*difficult*, but allowed people to make copious mistakes and drop their scores significantly. Cool... not. But anyway, some brief comments.

1. Decent NT, a good problem to start off with, though slightly more difficult than it usually is.

2. BIG paragraph, lots of text. Tripped up many people due to misreadings, but otherwise decent.

3. Easy? Just expand.

4. Stupid, more a test of your ability to think of what the test writers were thinking of than math.

5. Kind of lame, but easy enough to not be a problem. Just takes a little time.

6. Cool problem, dynamic programming comes in handy here.

7. Also pretty nice, good exercise in logs and summations.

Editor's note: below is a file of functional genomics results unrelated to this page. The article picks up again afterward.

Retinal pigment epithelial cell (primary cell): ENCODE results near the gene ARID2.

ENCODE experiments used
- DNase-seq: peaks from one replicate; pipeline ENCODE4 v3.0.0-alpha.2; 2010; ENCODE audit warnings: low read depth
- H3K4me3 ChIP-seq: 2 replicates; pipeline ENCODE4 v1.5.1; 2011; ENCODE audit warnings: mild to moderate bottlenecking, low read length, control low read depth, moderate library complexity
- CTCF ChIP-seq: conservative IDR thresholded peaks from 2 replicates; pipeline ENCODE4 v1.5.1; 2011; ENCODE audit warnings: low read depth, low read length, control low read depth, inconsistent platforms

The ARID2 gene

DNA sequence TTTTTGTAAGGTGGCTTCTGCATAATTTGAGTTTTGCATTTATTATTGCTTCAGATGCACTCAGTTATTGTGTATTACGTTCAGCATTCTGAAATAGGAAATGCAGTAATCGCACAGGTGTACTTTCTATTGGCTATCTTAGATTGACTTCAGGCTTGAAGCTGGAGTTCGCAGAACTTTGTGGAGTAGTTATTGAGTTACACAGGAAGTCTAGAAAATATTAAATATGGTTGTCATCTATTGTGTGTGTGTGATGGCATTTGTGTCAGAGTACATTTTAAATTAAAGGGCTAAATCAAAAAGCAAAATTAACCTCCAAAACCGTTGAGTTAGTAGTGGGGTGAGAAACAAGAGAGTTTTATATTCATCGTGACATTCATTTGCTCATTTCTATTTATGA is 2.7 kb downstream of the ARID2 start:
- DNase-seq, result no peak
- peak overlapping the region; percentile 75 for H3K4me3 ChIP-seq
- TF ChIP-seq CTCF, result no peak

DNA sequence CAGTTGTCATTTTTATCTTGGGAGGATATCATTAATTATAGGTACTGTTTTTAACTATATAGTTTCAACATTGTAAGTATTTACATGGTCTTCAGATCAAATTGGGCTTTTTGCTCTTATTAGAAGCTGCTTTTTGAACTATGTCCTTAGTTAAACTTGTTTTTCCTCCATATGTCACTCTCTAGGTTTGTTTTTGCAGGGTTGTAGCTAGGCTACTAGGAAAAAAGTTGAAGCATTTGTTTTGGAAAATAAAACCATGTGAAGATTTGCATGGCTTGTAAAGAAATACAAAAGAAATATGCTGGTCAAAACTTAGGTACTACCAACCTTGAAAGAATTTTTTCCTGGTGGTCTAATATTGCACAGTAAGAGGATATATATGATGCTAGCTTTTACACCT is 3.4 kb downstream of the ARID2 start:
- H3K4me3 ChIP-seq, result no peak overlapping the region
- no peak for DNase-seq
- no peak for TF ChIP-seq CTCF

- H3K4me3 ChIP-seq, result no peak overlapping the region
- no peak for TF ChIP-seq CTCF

8. Not bad either, I did not recognize the solution at first. In the end, it came down to the Euclidean Algorithm for polynomials basically.

9. Decent geometry, but quite a long problem.

10. What? The only reasonable way to do this was brute force counting. Anything else would have been too hard to come up with.

11. Too easy and well-known. Something similar but more difficult has shown up on the Putnam.

12. Eww... anything involving three different radicals should not be allowed.

13. Still not sure how to do this, but it seemed reasonable to most people.

14. Too easy to guess, but a cool problem nonetheless. Recurrences are a lot cooler than ugly geometry or counting.

15. Way beyond me, I do not like geometry problems as number 15.

So there we go! You can find the problems here if you so wish.

wait where's the secret question on the back?

ReplyDeleteShh! It's a secret!

ReplyDelete#15 could be done with similar triangles in fifteen minutes as it took me

ReplyDelete